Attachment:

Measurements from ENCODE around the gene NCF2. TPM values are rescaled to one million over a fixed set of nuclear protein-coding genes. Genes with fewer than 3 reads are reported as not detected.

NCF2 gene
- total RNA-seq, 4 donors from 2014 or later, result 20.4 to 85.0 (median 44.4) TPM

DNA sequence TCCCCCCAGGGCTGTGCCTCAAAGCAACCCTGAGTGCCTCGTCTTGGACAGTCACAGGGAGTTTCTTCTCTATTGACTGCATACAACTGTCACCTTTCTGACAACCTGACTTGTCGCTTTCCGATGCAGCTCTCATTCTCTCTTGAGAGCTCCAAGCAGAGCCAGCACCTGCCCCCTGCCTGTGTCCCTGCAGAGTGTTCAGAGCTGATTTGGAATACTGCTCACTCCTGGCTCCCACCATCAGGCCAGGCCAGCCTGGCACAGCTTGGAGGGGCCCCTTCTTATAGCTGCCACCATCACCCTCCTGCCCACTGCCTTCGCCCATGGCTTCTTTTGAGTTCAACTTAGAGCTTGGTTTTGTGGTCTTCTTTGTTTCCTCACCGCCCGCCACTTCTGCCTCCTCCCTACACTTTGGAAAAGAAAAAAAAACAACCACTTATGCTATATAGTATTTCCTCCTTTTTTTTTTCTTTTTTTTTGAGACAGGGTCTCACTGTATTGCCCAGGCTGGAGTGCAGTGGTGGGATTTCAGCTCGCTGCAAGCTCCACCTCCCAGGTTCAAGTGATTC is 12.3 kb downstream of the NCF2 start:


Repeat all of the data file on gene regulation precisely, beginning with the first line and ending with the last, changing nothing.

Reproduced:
Measurements from ENCODE around the gene NCF2. TPM values are rescaled to one million over a fixed set of nuclear protein-coding genes. Genes with fewer than 3 reads are reported as not detected.

NCF2 gene
- total RNA-seq, 4 donors from 2014 or later, result 20.4 to 85.0 (median 44.4) TPM

DNA sequence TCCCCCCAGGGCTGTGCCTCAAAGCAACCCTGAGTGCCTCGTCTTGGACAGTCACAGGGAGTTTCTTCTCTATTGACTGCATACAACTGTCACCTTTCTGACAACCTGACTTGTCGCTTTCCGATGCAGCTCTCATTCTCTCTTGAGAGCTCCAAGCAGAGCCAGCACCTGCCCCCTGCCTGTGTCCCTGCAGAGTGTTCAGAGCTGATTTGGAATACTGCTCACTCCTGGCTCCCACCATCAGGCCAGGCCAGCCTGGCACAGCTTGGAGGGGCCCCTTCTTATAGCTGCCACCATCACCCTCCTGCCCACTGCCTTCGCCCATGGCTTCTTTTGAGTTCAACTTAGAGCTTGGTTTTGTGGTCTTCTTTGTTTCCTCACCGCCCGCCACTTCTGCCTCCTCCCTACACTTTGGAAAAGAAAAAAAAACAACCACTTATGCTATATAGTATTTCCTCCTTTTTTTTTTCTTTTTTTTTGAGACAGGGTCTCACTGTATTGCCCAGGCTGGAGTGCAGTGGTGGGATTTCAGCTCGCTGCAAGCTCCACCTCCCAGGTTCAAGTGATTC is 12.3 kb downstream of the NCF2 start: